July issue 2016

By | Interview | Profile | Published 8 years ago


A towering figure in the world of show business for nearly five decades, Bushra Ansari has had a successful stint in the field of performing arts as an actor, writer, comedienne, model, singer, talk show host and compere. She has straddled three genres — television, cinema and theatre — with ease. She has won all major awards of Pakistan in her long and illustrious career, including Pakistan’s highest civilian award, Pride of Performance. From her picture-perfect impersonations of Madam Noorjehan, Tahira Syed and Salma Agha to her hilarious ‘Bijli’ act in Fifty Fifty to her brilliant performances in Angan Terha, Raja Ki Ayegi Barat and the more recent Udaari, Bushra Ansari has truly entralled her audiences.

In this exclusive interview for Newsline, Bushra Ansari talks to Ally Adnan about her childhood, marriage, family, friends, her career and her famed father, Ahmed Bashir, a writer, journalist and film director.


Actor, writer, comedienne, model, singer, talk show host and compere — you are a woman of many talents. Your sisters — Neelam Bashir, Sumbul Shahid and Asma Abbas — are similarly gifted. What was it about your upbringing that produced so many talented people in a single household?

I think it was the love that my father and my mother had for us, more than anything else, that made us secure, confident and adventurous. We were never afraid of trying anything new, be it singing, writing or acting.

Moreover, my father had a lot of friends in the world of music, literature, journalism and poetry. People like Ibn-e-Insha, Mumtaz Mufti, Hafeez Jalandhari, Krishan Chander, Meeraji, Bano Qudsia, Ashfaq Ahmad and Roshanara Begum used to visit our home regularly. So we were, exposed to very good music and literature at a very young age.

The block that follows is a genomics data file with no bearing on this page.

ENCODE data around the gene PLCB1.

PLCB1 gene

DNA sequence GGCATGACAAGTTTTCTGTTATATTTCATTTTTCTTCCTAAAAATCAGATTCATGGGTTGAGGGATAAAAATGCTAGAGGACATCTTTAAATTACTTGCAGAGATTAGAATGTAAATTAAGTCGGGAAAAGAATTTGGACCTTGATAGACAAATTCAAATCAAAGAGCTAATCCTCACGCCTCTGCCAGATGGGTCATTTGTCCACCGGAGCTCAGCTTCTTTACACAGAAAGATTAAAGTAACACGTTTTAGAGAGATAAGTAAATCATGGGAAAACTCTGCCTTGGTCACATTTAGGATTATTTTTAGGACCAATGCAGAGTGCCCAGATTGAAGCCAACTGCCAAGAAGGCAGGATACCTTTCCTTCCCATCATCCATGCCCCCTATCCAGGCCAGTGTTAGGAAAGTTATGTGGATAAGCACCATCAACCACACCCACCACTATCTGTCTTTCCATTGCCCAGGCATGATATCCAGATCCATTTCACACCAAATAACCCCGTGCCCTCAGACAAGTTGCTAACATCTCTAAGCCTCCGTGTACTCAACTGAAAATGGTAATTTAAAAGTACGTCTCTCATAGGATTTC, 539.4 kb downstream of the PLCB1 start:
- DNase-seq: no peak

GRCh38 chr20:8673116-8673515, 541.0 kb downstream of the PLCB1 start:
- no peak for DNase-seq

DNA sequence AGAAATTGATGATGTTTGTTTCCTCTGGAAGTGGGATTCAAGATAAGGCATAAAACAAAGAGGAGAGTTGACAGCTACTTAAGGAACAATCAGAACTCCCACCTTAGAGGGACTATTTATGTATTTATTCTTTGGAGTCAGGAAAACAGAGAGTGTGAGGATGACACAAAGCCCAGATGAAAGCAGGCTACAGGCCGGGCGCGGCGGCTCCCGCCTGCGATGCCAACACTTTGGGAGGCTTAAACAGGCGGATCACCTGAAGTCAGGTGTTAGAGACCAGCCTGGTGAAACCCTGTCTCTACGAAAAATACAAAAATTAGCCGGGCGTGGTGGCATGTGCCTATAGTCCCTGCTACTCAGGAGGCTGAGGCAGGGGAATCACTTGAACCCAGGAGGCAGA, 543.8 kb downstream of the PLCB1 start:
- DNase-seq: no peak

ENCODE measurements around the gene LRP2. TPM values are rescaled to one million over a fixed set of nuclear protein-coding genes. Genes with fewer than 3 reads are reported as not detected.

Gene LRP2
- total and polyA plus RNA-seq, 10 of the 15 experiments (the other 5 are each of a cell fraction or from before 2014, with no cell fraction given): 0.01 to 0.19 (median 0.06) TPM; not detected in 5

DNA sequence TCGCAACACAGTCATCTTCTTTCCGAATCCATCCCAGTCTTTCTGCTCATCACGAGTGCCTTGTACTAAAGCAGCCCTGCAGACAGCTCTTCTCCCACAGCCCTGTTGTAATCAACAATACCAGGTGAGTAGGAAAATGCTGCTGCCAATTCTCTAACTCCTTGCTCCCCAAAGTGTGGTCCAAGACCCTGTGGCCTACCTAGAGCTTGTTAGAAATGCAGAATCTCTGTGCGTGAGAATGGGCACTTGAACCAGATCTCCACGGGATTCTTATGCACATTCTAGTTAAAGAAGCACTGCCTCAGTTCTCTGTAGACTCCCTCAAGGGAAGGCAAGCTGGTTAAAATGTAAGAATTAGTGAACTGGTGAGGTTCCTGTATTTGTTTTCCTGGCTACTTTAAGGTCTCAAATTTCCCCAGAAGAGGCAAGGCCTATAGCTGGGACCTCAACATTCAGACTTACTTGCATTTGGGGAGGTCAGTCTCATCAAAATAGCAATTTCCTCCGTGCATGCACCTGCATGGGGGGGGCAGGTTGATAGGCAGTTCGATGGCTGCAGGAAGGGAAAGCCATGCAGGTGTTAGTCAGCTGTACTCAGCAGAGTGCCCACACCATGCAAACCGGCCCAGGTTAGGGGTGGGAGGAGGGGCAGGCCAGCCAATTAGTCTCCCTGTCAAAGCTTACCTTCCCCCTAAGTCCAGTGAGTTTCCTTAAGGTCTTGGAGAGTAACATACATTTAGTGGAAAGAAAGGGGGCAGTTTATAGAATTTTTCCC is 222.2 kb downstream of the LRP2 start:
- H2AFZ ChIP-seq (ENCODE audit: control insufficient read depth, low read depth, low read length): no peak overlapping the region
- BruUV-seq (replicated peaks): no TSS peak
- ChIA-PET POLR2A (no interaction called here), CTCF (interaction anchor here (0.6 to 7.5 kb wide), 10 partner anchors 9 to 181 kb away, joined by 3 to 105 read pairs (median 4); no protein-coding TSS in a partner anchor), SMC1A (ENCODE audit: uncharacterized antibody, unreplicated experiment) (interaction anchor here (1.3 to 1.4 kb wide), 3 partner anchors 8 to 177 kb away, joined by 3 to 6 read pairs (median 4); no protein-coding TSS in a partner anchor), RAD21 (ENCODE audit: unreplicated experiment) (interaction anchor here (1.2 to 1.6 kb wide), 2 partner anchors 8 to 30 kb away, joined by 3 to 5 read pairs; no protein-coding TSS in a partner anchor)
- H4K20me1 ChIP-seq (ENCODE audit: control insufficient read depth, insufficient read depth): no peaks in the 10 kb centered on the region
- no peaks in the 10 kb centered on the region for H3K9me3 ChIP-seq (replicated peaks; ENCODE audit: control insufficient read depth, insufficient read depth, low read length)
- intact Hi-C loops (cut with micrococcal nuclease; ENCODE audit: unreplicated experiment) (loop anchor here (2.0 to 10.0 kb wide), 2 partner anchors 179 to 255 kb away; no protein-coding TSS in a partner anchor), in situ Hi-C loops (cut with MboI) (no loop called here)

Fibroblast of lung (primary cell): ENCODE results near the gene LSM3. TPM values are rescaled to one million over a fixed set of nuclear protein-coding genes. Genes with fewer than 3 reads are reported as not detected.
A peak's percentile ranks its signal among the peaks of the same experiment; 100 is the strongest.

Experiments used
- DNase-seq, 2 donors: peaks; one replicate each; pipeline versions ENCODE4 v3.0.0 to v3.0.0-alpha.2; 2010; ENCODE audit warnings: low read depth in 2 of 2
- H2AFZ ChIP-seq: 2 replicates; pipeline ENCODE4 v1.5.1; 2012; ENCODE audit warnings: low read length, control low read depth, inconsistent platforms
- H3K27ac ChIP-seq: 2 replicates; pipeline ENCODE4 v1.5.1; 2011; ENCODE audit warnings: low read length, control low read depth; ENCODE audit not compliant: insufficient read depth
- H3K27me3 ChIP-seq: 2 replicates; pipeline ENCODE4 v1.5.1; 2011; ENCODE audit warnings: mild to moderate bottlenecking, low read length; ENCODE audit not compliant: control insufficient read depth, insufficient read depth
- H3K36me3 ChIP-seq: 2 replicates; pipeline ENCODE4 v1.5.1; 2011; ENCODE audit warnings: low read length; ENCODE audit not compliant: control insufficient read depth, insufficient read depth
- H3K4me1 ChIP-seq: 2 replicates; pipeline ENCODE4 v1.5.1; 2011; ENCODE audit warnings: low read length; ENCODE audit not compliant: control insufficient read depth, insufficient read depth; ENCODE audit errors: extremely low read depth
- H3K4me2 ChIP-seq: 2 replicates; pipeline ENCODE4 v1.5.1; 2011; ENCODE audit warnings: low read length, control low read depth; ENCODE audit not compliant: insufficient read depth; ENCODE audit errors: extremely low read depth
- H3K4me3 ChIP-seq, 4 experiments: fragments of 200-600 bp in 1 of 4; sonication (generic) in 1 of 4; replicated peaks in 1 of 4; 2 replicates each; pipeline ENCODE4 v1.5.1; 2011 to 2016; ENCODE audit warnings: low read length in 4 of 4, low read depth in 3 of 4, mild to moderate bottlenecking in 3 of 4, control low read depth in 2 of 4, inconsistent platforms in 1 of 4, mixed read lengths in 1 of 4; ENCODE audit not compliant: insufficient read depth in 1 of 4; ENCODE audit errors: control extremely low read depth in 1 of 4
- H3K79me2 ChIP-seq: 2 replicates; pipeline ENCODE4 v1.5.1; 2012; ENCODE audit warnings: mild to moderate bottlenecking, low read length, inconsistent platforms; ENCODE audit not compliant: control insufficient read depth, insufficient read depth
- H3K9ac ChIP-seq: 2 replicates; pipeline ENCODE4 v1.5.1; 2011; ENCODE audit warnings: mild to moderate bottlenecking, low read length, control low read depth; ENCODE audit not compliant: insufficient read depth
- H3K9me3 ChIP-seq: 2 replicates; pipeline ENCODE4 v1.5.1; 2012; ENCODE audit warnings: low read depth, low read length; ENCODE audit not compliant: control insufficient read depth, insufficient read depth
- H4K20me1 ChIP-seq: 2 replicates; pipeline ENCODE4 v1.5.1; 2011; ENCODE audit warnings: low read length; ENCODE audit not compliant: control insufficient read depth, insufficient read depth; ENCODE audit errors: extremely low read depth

Even though you are more known as an actor, music seems to have been your first love. You sang “Raag Bageshri” in Ameer Hyderi’s programme for PTV Lahore when you were barely a teenager.

Yes, and I memorised “Raag Bageshri” for my performance like a parrot.

I remember taking a lot of taans and paltas that had neither been rehearsed nor planned. I gave performances on Radio Pakistan as well.

I used to take the bus to the radio station and sing whenever I had the opportunity. I remember singing “Multani” on air and even performed “Megh” with Asad Amanat Ali Khan.

Do you have a formal education in music?

Not really. I have, however, listened to a lot of very good, purely classical music all my life. I believe that the exposure to good music has helped me develop a decent understanding of music and that I have a natural knack for singing.

My father only allowed the playing of pure classical music in his home. Consequently I was able to pick up the basics as a child. I have a very good ear for music. I am familiar with a few raags, and can sing in a variety of taals, like dadra, ektala, keharwa, and teen taal, but my knowledge of classical music is relatively shallow.


You mentioned that your father only allowed classical music to be played in the house. Were you allowed to listen to Noor Jehan?

It is true that he disapproved of all but pure classical music, and that we were denied the pleasure of listening to the likes of Muhammad Rafi and Kishore Kumar as children, but Madam was the exception. He was very fond of her singing and I was in love with her, her music and her persona. I have listened to Noor Jehan all my life and will continue to do so till the day I die.

Did you have a close association with her?

We had a very loving relationship but we were not close. She lived in Lahore and I worked in Karachi. I met her for the first time at the Nigar Awards in 1988, a few years after I had done a parody of hers for a television show. I had heard of her fiery temper and had, in fact, been warned that she may just slap me for having been disrespectful. I was petrified of meeting her in person but surprisingly she was kind and gracious when she saw me. She held my face and kissed me before telling me that her daughters found the parody hilarious and that she enjoyed it as well. After that, whenever we met, she would have me sing her songs for her.

In 1988, when Rajiv Gandhi came to Pakistan for the fourth SAARC Summit, I was invited to a state dinner. Shoaib Hashmi, Salima Hashmi, Zeba Bakhtiar, Muhammad Ali and Madam Noor Jehan were among the many celebrities present at the event. I was a nobody compared to them but Madam encouraged me to sing on the occasion. Thanks to her encouragement, and of course her warmth, I performed well that evening.

I remember visiting her at her daughter’s house in Karachi when she was very sick, a few months before her death. Even at that stage, she had not lost her sense of humour. She asked me to perform skits and songs from my television shows for her. I spent a wonderful afternoon with her.

How did Mussarat Nazir, Salma Agha and Tahira Syed react to their impersonations?